The mother of a man who lives with severe disabilities says she is hopeful drastic change will occur in the wake of the disability royal commission's findings — and says people with disabilities and their families must be at the heart of the response.
WARNING: This story contains images that may distress some readers.
- More than 220 recommendations have been made by the disability royal commission
- One of the South Australian families who shared their story is hopeful of change
- Families and advocates say people with lived experience must be at the heart of the response
Karen Rogers shared her son Daniel's story with the commission in 2021, giving evidence about his 15 years in a group home run by South Australia's Department of Human Services (DHS).
She told the inquiry that standards of hygiene for Daniel, who lives with autism, intellectual disability and epilepsy, started to drop, and despite making complaints, no significant changes occurred.
Then, unexplained bruising appeared on Daniel's body twice.
After the second incident, Ms Rogers said Daniel had to be taken to hospital to check there was no internal damage.
"He didn't want to go back [to the group home afterwards], he was frightened," Ms Rogers said.
Daniel has lived with his mother and stepfather Graham since.
The commission found Mr Rogers was neglected by DHS, and DHS apologised to the family.
The commission has made more than 220 recommendations, calling for sweeping changes across areas from education and employment to the justice system and governance.
One of those recommendations was phasing out group homes.
Ms Rogers welcomed the finding, but said it would take years to establish people in different settings.
"They're places where things can get hidden, and there isn't a lot of accountability," she said.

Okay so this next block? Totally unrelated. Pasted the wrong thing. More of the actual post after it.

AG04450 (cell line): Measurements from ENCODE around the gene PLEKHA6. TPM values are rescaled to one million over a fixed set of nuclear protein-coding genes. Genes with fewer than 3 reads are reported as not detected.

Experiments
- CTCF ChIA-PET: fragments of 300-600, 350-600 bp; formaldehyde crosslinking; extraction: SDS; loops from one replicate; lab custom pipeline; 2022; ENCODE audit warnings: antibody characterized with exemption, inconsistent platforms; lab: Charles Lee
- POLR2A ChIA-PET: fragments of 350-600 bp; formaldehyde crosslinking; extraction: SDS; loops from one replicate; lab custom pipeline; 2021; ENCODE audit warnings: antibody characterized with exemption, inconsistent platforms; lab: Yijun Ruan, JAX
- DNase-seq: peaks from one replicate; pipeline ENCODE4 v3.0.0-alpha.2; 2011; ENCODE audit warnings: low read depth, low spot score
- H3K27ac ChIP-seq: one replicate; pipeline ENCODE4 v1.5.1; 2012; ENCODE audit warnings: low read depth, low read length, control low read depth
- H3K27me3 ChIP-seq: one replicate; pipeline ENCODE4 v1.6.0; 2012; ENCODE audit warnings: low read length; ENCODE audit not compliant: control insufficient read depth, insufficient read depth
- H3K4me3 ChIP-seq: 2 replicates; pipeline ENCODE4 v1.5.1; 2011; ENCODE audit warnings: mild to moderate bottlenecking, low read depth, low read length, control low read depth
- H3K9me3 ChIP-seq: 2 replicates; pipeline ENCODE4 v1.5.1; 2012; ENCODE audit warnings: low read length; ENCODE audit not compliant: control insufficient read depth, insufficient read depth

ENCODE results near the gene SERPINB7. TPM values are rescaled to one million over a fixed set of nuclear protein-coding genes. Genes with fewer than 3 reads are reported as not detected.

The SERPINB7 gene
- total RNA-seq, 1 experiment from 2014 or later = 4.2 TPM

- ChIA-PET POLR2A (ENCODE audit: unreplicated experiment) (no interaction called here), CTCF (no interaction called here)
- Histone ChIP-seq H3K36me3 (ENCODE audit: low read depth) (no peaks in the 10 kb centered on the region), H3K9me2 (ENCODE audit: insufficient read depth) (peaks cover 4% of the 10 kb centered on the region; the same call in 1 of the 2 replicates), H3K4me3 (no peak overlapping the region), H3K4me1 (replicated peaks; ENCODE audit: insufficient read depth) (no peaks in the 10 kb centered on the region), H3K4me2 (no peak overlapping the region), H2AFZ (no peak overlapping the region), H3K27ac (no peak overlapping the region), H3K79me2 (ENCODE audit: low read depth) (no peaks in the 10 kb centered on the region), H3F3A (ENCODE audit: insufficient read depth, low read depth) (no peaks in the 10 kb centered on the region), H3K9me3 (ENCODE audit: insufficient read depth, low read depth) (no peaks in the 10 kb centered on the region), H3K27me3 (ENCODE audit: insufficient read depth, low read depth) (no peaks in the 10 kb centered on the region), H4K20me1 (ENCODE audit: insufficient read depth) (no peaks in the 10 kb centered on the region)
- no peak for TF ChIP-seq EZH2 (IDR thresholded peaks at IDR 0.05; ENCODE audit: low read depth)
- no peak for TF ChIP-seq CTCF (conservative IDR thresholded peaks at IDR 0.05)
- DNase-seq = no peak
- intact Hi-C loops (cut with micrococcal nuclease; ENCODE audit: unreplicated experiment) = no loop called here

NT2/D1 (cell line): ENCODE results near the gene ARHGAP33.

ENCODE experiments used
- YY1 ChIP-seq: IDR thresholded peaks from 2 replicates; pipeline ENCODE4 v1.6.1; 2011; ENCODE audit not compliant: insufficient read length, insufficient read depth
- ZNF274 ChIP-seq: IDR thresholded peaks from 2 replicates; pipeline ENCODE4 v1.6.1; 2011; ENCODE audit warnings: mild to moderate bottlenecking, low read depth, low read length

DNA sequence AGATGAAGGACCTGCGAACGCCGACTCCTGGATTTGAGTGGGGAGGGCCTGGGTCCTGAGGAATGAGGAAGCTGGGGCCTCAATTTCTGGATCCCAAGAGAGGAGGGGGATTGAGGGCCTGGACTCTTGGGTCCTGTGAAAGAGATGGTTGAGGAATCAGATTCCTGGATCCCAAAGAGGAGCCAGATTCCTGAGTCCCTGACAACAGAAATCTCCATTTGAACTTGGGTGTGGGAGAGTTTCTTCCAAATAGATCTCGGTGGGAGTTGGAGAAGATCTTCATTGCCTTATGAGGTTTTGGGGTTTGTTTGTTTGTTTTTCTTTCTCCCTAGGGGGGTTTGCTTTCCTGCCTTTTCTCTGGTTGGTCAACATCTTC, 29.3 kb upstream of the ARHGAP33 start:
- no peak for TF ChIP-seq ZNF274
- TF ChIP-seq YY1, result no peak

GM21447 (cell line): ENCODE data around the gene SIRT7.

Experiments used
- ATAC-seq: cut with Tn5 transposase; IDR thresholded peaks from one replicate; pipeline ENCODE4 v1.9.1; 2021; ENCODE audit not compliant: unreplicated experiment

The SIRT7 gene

"There needs to be a lot more scrutiny of people setting up accommodation, group homes, day options."
Visibility in the community key
Ms Rogers said many current care options for people with disabilities kept them separate from their communities, referencing Ann Marie Smith's 2020 death.
Ms Smith lived with cerebral palsy, and before her death, police believed she spent up to a year confined to a chair in her home, 24 hours a day.
Her care provider was fined more than $12,000, and her death sparked numerous investigations and reviews.
At the time, founder and director of the Growing Space, Sam Paior, said Ms Smith's death made people "realise just how isolated some people with disability are".
"The best defence against abuse and neglect is a full life and a belonging community," she said.
Ms Rogers detailed how Daniel would now go to certain places on certain days for regular activities, with locals asking questions if he was not there.
"There needs to be a lot more visibility," she said.
"If we die, Daniel's here on his own, only with staff — but his presence in the community is visible, he would be missed.
"It frightens me that people are so segregated in a lot of these settings."
'Bureaucrats need to sit down and listen'
Ms Rogers said the key to any response to the royal commission findings was involving people living with disability and their families.
"If there's a task force, it needs to be made up predominantly of people with disabilities, their families, and some service providers and bureaucrats, but the bureaucrats need to sit down and listen," she said.
"People with disabilities and their families aren't getting their two cents' worth in."
Belle Owen from Adelaide-based disability advocacy organisation JFA Purple Orange said she wants to see a "disability-led response" to the royal commission's recommendations.
"Consultation isn't enough, we need to be co-designing responses and new policies and every element of the way we need community to be front and centre," she said.
Ms Owen also wants to see funding for independent advocacy in South Australia.
"Those kind of things we know are so, so important for preventing things but also for responding to things when people are in the aftermath of incidents and events," she said.
Human Services Minister Nat Cook said plans were underway to build upon a "small amount of funding" made available for advocacy under the previous government.
"We have been working to review where that advocacy service and future provision will sit," she said.
"There is work to be done … and I'll work with the federal government to establish who should be funding what, where and how and ensure that across government we're making sure we're providing the best possible service that we can."
Ms Owen said she hoped people who had shared their stories with the Royal Commission could now start their "journey … of healing".
"For the last four-and-a-half years, people have poured themselves out, they've shared moments of their lives when they've been the lowest and it's all been in the hope of change," she said.